April 7, 2016, Blue Bell, Pa.—On Saturday, May 7, 2016, at 8 p.m., the Betzwood Silent Film Festival will pay tribute to America’s earliest pioneering “disaster films.” An illustrated lecture explaining how the Lubin Film Company staged hair-raising spectacles at their Philadelphia and Betzwood studios will be followed by a screening of the 1913 feature film, When The Earth Trembled, or the Strength of Love.
Tickets cost $15 and can be ordered by calling the Box Office at 215-641-6518 or visiting mc3.edu/livelyarts.
“Spectacles and Disasters” were the staples of Philadelphia film pioneer Siegmund Lubin’s movie production enterprise a century ago. Regardless of the expense, trains were wrecked, factories set ablaze, and whole villages destroyed to create films that thrilled movie audiences of the silent era. One hundred years later, When The Earth Trembled is the only one of these legendary Lubin “disaster” films to survive.
The 1913 production of When The Earth Trembled required the building of a series of elaborate and expensive sets in the Lubin studio in Philadelphia. Rigged to collapse on cue, these sets made it possible to create realistic scenes set in the destructive chaos of the great 1906 San Francisco earthquake. While it took four months to build the movie sets, it only took seconds to destroy them when the cameras started to roll. The collapsing floors and ceilings and cascades of debris put the actors’ lives at risk, and one actress was injured when a chandelier fell on her face. The stunning footage, unprecedented for its time, amazed audiences around the world.
Long thought to be lost, portions of When The Earth Trembled turned up in several American and European archives some years ago, allowing the film to be meticulously restored by a noted film conservationist associated with the San Francisco Silent Film Association.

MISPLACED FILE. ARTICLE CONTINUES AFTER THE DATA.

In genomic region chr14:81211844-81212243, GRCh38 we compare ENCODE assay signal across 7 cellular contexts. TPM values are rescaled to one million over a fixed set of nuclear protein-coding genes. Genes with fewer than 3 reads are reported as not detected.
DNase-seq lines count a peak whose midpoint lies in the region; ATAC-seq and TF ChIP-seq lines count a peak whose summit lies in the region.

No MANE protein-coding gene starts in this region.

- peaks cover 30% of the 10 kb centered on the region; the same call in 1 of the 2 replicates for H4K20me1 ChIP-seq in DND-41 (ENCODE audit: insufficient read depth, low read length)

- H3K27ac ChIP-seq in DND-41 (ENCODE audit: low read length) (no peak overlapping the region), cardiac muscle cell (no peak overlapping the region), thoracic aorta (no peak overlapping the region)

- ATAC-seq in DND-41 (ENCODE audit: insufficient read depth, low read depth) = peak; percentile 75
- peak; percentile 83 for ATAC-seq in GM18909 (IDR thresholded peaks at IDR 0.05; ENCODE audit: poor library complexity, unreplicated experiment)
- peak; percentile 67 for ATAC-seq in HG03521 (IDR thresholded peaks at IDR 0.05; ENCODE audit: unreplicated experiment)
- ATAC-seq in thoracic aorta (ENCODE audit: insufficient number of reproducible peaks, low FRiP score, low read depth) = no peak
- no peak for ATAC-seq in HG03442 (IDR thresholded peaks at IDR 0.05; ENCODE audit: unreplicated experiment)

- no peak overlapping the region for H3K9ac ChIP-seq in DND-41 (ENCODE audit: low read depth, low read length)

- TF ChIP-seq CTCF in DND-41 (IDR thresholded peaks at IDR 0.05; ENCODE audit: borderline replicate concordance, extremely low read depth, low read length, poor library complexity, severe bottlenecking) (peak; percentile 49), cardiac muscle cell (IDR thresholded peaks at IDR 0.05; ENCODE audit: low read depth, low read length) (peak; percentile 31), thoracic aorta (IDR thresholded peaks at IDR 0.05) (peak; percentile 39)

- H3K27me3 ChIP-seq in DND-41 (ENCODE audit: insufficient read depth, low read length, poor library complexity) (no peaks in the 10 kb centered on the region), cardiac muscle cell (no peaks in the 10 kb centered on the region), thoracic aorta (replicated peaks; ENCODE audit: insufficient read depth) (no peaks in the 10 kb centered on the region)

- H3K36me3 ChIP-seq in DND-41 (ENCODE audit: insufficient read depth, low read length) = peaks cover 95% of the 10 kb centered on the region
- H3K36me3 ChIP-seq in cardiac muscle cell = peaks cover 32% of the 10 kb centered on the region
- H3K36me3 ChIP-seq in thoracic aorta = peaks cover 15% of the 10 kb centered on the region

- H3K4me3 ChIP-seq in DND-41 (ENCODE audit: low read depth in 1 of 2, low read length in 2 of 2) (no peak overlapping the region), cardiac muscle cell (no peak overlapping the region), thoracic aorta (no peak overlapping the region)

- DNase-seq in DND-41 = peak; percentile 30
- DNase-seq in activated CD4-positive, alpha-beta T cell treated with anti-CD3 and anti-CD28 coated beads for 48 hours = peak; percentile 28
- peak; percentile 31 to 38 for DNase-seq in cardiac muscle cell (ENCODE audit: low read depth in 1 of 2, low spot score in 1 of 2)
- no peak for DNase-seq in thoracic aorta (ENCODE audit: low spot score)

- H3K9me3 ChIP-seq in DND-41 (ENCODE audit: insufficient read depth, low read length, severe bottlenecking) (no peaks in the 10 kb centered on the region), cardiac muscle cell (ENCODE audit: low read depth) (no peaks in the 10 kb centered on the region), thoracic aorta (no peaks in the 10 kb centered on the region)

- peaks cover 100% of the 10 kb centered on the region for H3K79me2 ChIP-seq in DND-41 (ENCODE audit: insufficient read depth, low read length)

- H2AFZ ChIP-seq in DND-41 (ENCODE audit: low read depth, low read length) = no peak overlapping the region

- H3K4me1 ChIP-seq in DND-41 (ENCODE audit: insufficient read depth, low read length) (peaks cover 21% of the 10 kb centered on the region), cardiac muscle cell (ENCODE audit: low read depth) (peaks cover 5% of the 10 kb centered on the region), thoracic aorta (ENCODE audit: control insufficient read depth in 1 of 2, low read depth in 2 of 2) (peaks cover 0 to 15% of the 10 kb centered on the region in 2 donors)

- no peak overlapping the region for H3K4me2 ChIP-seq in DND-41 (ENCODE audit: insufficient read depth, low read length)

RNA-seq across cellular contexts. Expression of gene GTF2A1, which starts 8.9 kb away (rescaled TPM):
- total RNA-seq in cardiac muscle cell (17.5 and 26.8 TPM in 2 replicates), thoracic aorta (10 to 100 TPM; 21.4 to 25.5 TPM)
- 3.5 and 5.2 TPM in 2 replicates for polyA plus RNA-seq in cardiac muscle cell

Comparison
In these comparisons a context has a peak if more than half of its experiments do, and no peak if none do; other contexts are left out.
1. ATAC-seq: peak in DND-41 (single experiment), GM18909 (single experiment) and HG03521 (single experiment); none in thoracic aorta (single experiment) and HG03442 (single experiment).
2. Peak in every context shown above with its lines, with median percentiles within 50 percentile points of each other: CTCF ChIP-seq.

When The Earth Trembled was an international success in 1914, as this French poster makes clear.
The restored film has been shown to audiences in Amsterdam, London, San Francisco and New York City. Now patrons of the Betzwood Silent Film Festival will have a chance to see this remarkable film in all its original glory. The May 7th program will also include two short comedies starring famed silent comedian, Billie Reeves. Films will be accompanied live on the theater organ by the incomparable Don Kinnier, who has prepared a special score, with sound effects, for the occasion.
MCCC is home to the largest known archive of Betzwood movie studio artifacts in the world thanks to Joseph Eckhardt, emeritus professor of History at MCCC. Eckhardt is the author of the first Lubin biography, The King of the Movies: Film Pioneer Siegmund Lubin, which details Lubin’s transformation from an immigrant optician into the first successful movie mogul, credited with the first attempt at the “mass marketing” of movies.
In 2015, Eckhardt published a dual biography, Living Large: Wilna Hervey and Nan Mason about one of one of America’s earliest “out and proud” same-sex couples. Actress Hervey captivated audiences with her portrayal of Powerful Katrinka, a hefty, innocent creature oblivious to the extent of her own physical strength, in the Betzwood studio’s Toonerville Trolley series. Off screen, Hervey was a skilled portrait painter, award-winning enamel artist and hostess of some of the Catskills’ wildest parties that made her a legend. She was joined in her life adventures by Nan Mason, the surprisingly tall daughter of Wilna’s Toonerville co-star, Dan Mason. The girls met while filming at Betzwood.
Only 30 Betzwood films and fragments have survived the ravages of time, and MCCC is fortunate to have copies of 25 of these in its Betzwood Film Archive. For the past quarter-century, the College has screened films from its Betzwood collection for the public during its annual festival.
In 2012, Eckhardt donated a variety of Betzwood artifacts – including manuscripts, photo albums, tape recordings and studio props that he acquired through this extensive research – to the archive, which is housed in a climate controlled space in MCCC’s Brendlinger Library in Blue Bell. The archive has recently been digitized and is now accessible online to the general public at mc3betzwood.wordpress.com.
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- Diane VanDyke
Actress Ethel Clayton was injured during the making of this scene as the sets collapsed around her. There was only one take!